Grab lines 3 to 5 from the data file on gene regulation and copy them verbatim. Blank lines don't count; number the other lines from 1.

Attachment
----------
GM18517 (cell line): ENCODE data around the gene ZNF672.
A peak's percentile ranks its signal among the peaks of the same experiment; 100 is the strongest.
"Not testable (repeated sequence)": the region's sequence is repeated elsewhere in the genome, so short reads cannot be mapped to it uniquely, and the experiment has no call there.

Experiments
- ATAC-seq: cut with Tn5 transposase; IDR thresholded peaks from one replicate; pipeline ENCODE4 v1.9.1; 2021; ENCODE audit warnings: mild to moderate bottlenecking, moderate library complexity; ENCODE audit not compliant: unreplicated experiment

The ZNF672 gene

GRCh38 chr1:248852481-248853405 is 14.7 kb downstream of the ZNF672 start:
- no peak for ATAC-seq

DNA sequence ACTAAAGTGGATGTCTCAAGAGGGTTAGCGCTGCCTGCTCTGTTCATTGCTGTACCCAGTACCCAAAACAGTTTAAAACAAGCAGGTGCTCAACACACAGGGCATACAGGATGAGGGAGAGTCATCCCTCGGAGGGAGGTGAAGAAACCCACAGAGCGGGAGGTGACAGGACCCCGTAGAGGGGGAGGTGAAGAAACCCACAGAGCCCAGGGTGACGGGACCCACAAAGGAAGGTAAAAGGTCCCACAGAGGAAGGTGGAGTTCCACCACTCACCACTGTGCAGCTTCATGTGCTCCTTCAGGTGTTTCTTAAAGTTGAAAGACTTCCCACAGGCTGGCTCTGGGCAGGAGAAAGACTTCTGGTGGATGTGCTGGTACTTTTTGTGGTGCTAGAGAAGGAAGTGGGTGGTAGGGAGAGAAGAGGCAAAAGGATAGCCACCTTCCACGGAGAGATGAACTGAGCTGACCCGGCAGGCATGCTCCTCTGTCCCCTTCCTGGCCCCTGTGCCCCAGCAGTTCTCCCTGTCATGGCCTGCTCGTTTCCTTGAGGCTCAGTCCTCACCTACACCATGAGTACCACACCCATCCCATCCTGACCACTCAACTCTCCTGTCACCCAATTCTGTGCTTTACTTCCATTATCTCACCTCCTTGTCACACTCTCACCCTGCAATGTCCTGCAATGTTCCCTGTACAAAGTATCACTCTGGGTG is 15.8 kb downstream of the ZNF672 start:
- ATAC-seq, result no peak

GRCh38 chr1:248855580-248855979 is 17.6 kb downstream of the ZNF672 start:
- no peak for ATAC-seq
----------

"Not testable (repeated sequence)": the region's sequence is repeated elsewhere in the genome, so short reads cannot be mapped to it uniquely, and the experiment has no call there.

Experiments
- ATAC-seq: cut with Tn5 transposase; IDR thresholded peaks from one replicate; pipeline ENCODE4 v1.9.1; 2021; ENCODE audit warnings: mild to moderate bottlenecking, moderate library complexity; ENCODE audit not compliant: unreplicated experiment